Further development of Bebop
The band delved briskly forth, and if the flyer advertised the band as a "highly energetic, exciting, spiritual straight-ahead-postbop-band," the Jeff "Siege" Siegel Quartet fulfilled that promise completely. Only the little word 'spiritual' seemed a little strange, and could easily have been replaced by 'inspired.' The individual band members derive their inspiration from jazz music of the 60's -energetic, up-tempo bebop and modern jazz- though they don't content themselves with the mundane re-interpretation of the work of their heroes. The Jeff "Siege" Siegel Quartet plays almost exclusively original compositions fashioned by its members. Their musical inheritance is thus transformed into a challenging contemporary mixture that demands an attentive audience. The quartet played the Bill Evans classic "Beautiful Love" as the only standard on the program.
Uncommon performance practice
What of the ominous nickname "Siege" in the name of bandleader Jeff "Siege" Siegel? The English word siege translates to "Belagerung" in German. If one takes into account Siegel's uncommon style of drumming, the nickname makes sense. Siegels drumming is in a constant state of motion. Far from a static, understated background, his playing is always very present, always with a purposeful forward motion. He's supported by an exceptionally virtuosic bassist who hits hard with a fervor most pronounced during the fast walking.
The two ladies of the band, like the guys, found themselves more comfortable in vibrating sonic-structures than in lyrical daydreaming. The music was thus communicated as though in an inner state of siege. This established, on the one hand, constant tension which challenged both audience and performer -although it's sometimes a little much for the spirit, and at long length can be tiring to hear. On the other hand, the band earned much praise for a high class concert, one that found an enthralled audience in spite of the omnipresent football (Soccer) mania.
*“Live in Europe' live in Eschen"
(review of live performance, Lichtenstein)
Post Bop with the Jeff "Siege" Siegel Quartet in the Tangente
Eschen- The quartet centered around drummer Jeff Siegel, noticeably inspired by 'modern jazz' of the 60's, is presenting on its current tour the new CD "Live in Europe." The group visited the Tangente on Saturday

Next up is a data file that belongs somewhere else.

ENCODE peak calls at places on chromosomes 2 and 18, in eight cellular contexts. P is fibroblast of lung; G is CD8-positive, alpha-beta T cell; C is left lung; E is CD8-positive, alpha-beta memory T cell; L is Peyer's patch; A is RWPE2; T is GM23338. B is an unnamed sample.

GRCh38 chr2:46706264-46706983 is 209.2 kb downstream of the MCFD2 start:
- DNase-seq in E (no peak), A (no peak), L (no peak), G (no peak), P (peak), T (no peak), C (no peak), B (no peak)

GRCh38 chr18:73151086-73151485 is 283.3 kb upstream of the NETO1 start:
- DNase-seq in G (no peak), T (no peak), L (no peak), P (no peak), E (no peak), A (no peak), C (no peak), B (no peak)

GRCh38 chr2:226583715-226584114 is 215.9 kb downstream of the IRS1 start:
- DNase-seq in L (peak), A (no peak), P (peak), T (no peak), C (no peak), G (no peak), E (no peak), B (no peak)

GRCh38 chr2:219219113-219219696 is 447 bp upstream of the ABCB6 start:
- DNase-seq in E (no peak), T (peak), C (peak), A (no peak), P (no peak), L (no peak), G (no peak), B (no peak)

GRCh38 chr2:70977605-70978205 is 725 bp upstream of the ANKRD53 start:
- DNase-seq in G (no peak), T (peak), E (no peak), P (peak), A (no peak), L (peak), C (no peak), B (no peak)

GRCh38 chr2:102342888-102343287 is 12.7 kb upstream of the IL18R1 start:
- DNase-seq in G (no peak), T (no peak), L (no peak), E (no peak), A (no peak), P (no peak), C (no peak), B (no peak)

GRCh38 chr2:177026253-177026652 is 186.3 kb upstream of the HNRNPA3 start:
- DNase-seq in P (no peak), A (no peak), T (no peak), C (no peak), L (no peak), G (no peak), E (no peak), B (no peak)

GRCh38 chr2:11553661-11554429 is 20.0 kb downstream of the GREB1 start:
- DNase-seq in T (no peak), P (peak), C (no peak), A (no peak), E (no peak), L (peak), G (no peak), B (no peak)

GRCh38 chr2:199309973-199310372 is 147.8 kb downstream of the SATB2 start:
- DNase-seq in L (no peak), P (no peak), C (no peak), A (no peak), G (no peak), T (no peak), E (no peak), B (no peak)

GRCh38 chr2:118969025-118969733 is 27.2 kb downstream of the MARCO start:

Excepting Carlo de Rosa, whom Danton Boller was replacing on the bass, Jeff Siegel - who has been a fixture on the New York Jazz scene since the mid '90's - brought this cast of players to Eschen, along with his youngest album "Live in Europe," which was played on Radio Bremen and the Bavarian Rundfunk. The album, which was released just a few days before, was displayed at the intermission of the concert which the Jeff "Siege" Siegel Quartet gave at the Tangente on Saturday. Jeff Siegel introduced his band members, and the individual tunes as well: the group commenced with a composition by the tenor saxophonist in the band, Erica Lindsay. But for one exception, 'Beautiful Love,' taken from the Bill Evans repertoire, (Lindsay took pause during that one) the set consisted exclusively of original compositions by various members of the band.
The Saxophone voice, with its fitting vocal quality, led the laid-back, relatively classic post-bop-styled pieces as the central creative* element. Out of artfully arranged ensemble sections, isolated duets and soli were constantly emerging, sending the flow of the song in a completely new direction with a playful lightness, before the band would find themselves together again, heading back toward the coda.** Siegel, the head of the band, played musically, yet supportively in the background, and left the remaining band members all the necessary free space.
From pianist Franceska Tanksley stemmed such ingeniously conceived compositions as "Dancing in the Question," which modulated through various tonal centers; a definite high-point of the concert was Siegel's hit "Rag Tag" from the new album: it's led in by an extended bass solo that steers us toward the hard-hitting, bony dotted-quarter, eighth riff. Taken up and carried on by the piano, "Rag Tag" soon freed itself of the customary beat and was piloted soloistically into parallel worlds on the saxophone by Lindsay. By the sensitive beating of his cymbals, Siegel caught the tune and gradually brought it back down to earth.
Elvin's Circle - Lindsay
Peaceful - Siegel
Dance in the Question - Tanksley
M Song - Siegel
Threads - Siegel
Africa - Siegel
Rag Tag - Siegel
Stealth - Siegel
Remembering Shirley - Siegel
Magical Spaces - Siegel
Sets are typically 70 minutes long. We generally play
There are no upcoming dates at this time.